This original Etruscan hilltop settlement, sitting atop an enormous bluff and surrounded by strong walls is a jewel of Roman, Etruscan, medieval, and Renaissance art. It is a city of magnificent vistas from farmlands to mountain views. Writer D. H. Lawrence once described Volterra as a city that sits, "on a towering great bluff that gets all the winds and sees all the world."
A city of importance during the Etruscan era and one of the largest centers in Etruria's 12-city confederation in 4 BC, the Etruscans left beautiful bronzes and a large collection of alabaster funerary urns depicting their impeccable skill in carving the translucent and exquisite white alabaster. The art continues to flourish in artisan workshops throughout Volterra.
Rich in alabaster, an important industry of the city, and in mineral waters, such as those of S. Felice and the Moie, or salt springs, even more important are the Soffioni of Larderello, from which boric acid is extracted, the sulphur lake of Monterotondo, the copper springs of Caporciano, and the baths of Montecatini.
A stroll along the streets of the historic center or a visit to the three city museums, the Etruscan Museum, City Art Gallery and Museum of Sacred Art, validates that history has left its marks on Volterra. And in concert with its ancient treasures is the city's natural beauty that can be enjoyed on foot, horseback or bicycle.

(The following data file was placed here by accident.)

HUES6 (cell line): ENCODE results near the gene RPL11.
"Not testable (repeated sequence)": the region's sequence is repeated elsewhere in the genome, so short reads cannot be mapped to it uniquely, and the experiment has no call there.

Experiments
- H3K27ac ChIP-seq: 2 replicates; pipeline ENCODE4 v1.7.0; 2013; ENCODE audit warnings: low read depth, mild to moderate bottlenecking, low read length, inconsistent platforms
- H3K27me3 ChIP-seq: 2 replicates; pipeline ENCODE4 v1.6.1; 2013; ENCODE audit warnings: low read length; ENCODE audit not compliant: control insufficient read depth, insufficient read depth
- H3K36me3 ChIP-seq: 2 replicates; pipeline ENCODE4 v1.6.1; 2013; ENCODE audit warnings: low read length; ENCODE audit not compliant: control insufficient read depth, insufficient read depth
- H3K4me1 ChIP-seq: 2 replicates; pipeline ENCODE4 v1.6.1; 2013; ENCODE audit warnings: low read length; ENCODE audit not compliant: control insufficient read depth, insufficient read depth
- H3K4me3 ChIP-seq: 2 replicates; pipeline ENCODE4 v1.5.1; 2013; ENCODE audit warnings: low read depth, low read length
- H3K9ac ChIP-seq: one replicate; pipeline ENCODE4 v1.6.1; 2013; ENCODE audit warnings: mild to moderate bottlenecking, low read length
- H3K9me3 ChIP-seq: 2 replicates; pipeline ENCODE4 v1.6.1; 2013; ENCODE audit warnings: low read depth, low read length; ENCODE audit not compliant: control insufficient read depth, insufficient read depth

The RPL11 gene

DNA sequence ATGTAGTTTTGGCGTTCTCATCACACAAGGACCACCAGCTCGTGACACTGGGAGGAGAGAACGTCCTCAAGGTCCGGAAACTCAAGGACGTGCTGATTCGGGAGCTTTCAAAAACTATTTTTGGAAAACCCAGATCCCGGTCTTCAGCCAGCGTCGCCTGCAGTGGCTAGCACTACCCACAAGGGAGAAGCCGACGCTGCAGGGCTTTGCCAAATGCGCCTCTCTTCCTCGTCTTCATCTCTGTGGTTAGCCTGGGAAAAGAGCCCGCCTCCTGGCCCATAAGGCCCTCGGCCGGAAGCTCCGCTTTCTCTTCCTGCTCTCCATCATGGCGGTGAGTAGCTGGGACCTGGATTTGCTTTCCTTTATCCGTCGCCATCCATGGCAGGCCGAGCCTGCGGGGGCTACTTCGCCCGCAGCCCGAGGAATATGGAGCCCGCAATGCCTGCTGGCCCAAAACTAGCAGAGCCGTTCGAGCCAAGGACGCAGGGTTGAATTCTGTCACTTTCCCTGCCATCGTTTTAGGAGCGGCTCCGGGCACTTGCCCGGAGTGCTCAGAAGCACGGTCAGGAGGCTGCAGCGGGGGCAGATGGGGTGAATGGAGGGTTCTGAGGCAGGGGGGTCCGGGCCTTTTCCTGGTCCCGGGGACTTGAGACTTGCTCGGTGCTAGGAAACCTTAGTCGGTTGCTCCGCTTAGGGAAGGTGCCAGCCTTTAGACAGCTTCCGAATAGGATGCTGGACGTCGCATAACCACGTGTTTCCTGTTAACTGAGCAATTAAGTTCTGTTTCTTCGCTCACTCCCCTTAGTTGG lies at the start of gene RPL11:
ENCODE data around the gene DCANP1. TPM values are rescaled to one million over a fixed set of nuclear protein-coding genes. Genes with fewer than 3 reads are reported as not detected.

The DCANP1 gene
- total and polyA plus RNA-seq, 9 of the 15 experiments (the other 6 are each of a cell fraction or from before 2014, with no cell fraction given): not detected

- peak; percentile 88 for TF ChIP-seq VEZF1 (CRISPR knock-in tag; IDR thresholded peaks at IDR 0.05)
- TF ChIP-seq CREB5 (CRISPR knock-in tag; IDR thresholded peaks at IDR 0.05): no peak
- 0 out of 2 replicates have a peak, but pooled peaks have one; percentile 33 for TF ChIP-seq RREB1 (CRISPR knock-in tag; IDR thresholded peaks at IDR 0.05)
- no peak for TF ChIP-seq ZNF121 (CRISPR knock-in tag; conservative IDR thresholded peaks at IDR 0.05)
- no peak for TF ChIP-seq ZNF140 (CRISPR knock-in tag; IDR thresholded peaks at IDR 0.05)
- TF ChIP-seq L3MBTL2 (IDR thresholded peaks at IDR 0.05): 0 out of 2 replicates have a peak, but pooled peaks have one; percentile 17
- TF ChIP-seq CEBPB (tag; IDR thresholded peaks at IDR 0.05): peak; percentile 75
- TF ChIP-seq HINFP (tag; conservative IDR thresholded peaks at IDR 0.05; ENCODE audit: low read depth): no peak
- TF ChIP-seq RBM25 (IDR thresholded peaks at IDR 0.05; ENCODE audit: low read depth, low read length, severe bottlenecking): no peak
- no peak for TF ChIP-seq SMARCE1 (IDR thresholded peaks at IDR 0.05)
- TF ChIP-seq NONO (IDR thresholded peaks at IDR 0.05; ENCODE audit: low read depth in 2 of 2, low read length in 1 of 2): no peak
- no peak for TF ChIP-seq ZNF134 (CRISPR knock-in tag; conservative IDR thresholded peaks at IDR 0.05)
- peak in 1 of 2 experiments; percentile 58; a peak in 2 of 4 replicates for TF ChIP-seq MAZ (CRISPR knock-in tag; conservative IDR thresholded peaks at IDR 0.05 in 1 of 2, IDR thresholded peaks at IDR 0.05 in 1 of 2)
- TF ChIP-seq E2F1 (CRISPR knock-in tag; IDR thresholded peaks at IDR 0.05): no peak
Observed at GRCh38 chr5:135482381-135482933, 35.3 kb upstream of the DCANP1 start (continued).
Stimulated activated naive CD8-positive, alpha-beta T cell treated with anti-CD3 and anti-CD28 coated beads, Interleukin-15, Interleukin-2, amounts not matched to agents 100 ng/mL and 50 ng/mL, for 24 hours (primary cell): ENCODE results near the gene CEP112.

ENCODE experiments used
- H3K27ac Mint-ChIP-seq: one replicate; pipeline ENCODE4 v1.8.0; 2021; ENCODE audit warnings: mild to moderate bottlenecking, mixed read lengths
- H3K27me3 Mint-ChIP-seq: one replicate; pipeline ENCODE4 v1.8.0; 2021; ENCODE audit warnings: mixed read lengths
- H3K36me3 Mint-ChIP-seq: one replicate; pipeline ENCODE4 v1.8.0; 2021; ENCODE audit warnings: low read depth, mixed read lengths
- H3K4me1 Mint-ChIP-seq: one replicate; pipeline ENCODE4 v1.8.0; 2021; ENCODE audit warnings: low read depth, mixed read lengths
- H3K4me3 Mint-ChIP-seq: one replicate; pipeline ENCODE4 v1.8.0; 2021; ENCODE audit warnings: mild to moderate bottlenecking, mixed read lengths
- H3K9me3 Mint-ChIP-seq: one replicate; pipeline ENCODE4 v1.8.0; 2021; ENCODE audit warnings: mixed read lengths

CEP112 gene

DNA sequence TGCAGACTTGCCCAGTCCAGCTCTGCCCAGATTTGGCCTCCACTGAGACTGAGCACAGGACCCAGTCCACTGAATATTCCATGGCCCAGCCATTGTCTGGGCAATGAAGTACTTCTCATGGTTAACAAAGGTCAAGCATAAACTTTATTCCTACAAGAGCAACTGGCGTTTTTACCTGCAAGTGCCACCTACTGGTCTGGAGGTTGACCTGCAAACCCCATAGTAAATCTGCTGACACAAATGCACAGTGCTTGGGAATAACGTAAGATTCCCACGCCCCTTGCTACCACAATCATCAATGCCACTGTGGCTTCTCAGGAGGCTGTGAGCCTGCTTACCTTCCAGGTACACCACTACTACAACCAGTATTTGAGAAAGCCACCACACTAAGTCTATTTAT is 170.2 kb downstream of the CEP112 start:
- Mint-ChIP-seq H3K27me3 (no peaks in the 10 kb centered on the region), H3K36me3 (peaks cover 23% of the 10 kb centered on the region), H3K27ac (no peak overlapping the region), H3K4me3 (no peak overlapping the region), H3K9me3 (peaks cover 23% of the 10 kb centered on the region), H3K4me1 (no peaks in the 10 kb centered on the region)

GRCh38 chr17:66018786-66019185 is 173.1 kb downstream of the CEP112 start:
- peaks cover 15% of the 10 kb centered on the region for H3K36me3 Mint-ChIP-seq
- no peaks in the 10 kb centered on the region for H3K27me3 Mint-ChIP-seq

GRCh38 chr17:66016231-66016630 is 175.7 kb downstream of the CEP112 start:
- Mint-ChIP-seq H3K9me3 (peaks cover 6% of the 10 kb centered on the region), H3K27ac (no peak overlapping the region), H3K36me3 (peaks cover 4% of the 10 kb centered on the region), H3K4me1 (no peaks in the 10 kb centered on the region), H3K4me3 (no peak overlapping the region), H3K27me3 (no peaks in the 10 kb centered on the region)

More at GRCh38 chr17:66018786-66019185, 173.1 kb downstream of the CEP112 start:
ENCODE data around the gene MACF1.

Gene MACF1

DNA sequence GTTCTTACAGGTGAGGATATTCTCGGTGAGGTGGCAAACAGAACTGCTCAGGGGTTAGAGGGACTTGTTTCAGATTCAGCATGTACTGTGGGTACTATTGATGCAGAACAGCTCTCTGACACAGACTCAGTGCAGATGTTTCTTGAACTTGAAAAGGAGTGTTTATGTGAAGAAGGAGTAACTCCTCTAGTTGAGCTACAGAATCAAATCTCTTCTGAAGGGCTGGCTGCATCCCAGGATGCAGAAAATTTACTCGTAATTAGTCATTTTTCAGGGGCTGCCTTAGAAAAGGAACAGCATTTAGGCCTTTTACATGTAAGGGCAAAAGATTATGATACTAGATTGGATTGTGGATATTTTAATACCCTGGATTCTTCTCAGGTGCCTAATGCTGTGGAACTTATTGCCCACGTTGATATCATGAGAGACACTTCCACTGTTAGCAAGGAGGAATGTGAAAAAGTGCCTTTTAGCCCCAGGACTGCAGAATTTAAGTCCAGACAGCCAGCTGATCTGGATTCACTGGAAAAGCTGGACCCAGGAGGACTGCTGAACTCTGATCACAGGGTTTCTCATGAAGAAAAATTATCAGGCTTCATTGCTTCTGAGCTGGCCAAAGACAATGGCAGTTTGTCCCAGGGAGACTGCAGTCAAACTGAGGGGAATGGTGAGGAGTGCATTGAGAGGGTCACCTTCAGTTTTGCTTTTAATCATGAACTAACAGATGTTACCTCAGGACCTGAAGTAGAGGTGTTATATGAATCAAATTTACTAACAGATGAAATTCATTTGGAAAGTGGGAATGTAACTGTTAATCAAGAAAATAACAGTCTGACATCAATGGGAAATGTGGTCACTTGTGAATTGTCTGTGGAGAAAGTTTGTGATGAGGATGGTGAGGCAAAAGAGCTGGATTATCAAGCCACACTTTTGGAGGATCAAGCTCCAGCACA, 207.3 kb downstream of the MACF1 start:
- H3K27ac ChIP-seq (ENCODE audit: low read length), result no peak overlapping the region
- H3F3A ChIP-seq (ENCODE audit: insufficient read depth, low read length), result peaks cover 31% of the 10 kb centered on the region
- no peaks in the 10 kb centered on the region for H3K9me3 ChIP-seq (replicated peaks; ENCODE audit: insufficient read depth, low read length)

Volterra is the native city of the poet Persius Flaccus, of the humanists Tommaso Inghirami and Raffaele Maffei, of the painters and sculptors Baldassare Perugini and Daniele Ricciarelli, and according to the "Liber Pontificalis"; Volterra was the birthplace of St. Linus, the immediate successor of St. Peter.
The mysterious city nestled on a hilltop can trace its historical roots back three thousand years but maintains the medieval character and charm of narrow streets, tower houses, palaces, and churches within its protective walls. Once one of the most prosperous and powerful of Etruscan cities during the half-millennium before the birth of Jesus, it experienced centuries of turmoil to emerge as one of the principle cities of medieval Italy.
Influences from the medieval, Roman and Etruscan worlds are evident throughout the city --medieval palaces and church buildings, the remains of the Etruscan gateway, Porta all'Arco, and the Etruscan Museum with over 600 funerary urns, the First Century Roman theater, suggesting the importance of Volterra under the Roman rule.
During the 5th century BC, Volterra's greatest territorial expansion took place, coupled with the extraction of the minerals from the mines of the nearby Colline Metallifere (Metalliferous Hills) and Volterra's domination of the other nearby lucumonie (big cities). The Romans in 80 BC defeated Volterra after a long siege. They were the last lucumonia to surrender, and this began a downfall from its former position of Etruscan importance that would not be recovered.
During the era of the town's partial rebirth, the bishops maintained the power to elect the consuls and the reconstruction of the city walls and the Etruscan-Roman walled enclosure and its entry gate, Porta all'Arco (Arco Gate), was completed.